Soon after the volcano exploded and the caldera was formed, eruptions from new vents built the base of Wizard Island, a mound of lava flows near the middle of the caldera called the Central platform, and Merriam Cone (see map below). Rain and snow melt continued to fill the lake until only Wizard Island remained above lake level. The last known eruption at Crater Lake occurred at the base of Wizard Island about 4,800 years ago. Since then, the volcano has been quiet, and up to 30 m (100 ft) of sediment has accumulated on the lake bottom.

During the growth of Mount Mazama, glaciers repeatedly carved out classic U-shaped valleys, most recently during the Last Glacial Maximum 18,000 years ago. Some of the valleys were later filled with lava, as seen at Llao Rock (see map and photo below). Other valleys, such as Kerr Notch and Sun Notch on the south rim, were not filled (see Google Earth image below).

Crater Lake digital elevation and bathymetric map showing surface features around and within the caldera. Map from USGS publication:
This photograph shows Wizard Island, which erupted soon after the caldera-forming eruption, and, on the cliff wall, Llao Rock, which consists of flows from an eruption about 7,900 years ago, just 200 years before the climactic eruption. Llao Rock has a lenticular shape because it filled in a valley formed by glacial erosion. The red head with me is my sister!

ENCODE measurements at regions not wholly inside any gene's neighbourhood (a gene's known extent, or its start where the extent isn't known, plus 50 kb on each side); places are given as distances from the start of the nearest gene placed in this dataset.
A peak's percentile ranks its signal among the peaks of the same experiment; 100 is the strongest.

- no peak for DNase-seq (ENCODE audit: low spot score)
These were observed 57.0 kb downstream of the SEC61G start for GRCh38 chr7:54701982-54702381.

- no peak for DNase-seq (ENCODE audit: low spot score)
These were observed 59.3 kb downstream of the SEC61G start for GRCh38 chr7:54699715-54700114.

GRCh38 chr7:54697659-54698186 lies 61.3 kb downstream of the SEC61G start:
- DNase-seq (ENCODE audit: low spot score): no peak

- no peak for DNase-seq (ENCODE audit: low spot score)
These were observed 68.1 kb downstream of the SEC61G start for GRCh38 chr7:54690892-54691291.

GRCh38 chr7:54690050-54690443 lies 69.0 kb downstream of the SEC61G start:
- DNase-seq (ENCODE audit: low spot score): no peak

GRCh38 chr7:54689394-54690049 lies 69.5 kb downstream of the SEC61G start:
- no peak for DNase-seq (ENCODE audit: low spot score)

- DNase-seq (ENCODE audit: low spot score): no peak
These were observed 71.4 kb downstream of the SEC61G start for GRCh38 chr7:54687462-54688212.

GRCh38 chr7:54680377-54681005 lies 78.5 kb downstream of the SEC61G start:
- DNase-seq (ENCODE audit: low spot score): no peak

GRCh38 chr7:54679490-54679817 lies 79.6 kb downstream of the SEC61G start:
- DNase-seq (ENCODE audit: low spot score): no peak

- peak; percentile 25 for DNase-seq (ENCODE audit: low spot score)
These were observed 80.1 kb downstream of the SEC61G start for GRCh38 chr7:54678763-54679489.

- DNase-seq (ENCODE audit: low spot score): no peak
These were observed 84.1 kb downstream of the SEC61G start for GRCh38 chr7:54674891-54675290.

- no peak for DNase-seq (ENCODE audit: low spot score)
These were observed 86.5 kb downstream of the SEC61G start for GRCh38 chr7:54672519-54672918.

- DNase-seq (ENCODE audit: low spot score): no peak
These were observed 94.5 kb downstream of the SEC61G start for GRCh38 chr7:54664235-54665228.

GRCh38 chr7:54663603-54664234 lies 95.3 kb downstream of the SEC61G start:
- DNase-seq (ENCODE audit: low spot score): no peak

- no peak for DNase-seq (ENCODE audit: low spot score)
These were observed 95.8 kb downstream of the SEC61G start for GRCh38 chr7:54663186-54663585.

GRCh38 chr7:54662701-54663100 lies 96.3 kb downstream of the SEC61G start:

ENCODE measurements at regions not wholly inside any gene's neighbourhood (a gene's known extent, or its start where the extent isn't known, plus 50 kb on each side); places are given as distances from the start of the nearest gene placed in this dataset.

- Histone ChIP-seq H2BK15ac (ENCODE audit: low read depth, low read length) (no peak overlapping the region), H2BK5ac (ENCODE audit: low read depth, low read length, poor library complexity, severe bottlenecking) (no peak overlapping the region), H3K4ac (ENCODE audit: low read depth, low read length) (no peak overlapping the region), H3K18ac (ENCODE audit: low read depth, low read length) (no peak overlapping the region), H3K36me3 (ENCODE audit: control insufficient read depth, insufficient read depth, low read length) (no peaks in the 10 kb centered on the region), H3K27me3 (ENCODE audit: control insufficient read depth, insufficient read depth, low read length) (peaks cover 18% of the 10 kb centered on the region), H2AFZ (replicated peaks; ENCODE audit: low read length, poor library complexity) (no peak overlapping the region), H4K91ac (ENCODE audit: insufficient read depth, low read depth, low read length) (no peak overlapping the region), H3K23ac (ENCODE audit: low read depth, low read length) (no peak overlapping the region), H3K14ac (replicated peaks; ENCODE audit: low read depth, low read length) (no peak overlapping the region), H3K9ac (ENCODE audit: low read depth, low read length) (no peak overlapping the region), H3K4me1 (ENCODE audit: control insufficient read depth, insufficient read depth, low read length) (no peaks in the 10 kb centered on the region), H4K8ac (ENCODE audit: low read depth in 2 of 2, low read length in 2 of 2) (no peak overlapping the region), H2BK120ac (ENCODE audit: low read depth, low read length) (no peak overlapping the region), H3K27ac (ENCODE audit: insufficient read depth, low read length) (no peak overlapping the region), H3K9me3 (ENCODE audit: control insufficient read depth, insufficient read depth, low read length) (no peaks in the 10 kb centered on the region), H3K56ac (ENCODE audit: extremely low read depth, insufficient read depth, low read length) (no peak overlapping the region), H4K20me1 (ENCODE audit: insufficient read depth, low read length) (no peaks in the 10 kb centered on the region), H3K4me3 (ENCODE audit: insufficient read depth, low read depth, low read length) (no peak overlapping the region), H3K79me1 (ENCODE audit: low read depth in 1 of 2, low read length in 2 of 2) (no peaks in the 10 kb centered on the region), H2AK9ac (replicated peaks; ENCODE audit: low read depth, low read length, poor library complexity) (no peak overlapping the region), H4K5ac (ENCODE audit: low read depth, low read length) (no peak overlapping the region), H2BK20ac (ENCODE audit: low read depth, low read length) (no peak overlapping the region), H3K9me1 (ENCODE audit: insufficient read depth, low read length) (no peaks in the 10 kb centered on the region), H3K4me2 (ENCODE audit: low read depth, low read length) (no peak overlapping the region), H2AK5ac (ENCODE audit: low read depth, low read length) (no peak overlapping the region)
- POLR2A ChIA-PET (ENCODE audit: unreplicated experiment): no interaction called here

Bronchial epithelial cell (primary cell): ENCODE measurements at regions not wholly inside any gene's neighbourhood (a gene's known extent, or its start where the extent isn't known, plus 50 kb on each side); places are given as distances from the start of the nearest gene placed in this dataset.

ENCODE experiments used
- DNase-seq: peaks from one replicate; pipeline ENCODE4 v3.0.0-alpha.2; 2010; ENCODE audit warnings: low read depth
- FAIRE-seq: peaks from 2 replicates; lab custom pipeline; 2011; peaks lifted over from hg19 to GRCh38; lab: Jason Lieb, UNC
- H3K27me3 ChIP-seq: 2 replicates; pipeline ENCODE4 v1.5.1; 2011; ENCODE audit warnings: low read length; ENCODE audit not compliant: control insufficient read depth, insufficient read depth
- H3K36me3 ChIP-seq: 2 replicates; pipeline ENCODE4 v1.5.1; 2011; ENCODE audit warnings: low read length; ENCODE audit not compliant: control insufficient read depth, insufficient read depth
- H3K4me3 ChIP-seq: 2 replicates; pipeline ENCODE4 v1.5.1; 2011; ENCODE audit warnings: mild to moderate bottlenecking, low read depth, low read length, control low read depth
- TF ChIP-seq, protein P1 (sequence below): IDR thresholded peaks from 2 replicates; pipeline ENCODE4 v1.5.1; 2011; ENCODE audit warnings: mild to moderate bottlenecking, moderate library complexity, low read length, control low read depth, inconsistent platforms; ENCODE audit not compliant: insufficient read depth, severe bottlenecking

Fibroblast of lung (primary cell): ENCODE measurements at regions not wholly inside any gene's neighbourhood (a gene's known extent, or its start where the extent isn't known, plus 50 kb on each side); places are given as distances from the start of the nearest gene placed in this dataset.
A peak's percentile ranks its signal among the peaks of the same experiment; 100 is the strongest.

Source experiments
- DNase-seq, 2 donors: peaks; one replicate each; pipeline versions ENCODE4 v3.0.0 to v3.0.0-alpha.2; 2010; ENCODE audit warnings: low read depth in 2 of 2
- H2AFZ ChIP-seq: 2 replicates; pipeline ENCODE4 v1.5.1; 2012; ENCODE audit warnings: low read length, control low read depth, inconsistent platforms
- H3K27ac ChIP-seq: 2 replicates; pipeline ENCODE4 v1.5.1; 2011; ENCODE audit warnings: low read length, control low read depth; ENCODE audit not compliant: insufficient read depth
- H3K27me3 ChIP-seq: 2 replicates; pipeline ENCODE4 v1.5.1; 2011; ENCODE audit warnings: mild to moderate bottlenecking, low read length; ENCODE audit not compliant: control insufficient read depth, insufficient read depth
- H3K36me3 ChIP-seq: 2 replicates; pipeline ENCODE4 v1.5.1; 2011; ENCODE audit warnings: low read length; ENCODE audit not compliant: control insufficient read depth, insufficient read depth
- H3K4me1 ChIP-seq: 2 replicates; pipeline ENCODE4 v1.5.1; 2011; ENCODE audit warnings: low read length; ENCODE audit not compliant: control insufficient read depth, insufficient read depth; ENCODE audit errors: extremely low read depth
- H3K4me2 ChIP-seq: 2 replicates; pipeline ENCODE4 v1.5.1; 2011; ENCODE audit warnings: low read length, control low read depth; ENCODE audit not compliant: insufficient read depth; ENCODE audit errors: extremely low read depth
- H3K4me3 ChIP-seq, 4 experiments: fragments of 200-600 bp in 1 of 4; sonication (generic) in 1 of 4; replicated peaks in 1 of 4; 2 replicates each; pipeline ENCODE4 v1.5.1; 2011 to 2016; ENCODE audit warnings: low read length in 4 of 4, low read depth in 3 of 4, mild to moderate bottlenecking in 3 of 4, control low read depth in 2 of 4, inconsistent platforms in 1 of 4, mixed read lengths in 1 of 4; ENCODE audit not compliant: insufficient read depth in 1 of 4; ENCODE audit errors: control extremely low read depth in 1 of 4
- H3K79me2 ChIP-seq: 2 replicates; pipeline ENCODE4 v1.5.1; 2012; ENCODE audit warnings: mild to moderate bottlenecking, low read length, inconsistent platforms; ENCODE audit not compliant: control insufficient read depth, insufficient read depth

This Google Earth image of Crater Lake’s south rim shows Mt. Scott, the oldest (now extinct) volcano in the area, and Kerr and Sun Knotches, two U-shaped glacial valleys that were not subsequently filled by lava and/or ash flows.
This map shows eruptions of Cascade Range volcanoes during the past 4,000 years. Note that Crater Lake has not been active during this time period. Diagram from the Pacific Network Seismic Center:, and the USGS Cascades Volcanic Observatory:

What has created the Cascade Range—this line of active volcanoes that extends from northern California to northern Washington? The reason is the plate tectonic setting next to the Cascadia Subduction Zone (CSZ). Check out my May 10, 2020 blog post to see how subduction of the Juan de Fuca (oceanic) plate beneath the North American (continental) plate causes rock to melt beneath the surface and rise to the surface to create volcanoes. You can also read about other Cascade volcanoes in these older blog posts: Mount McLoughlin, Mount St. Helens, Mount Lassen, and South Sister.

Important reference

U.S. Geologic Survey Cascades Volcanic Observatory’s web site about Crater Lake: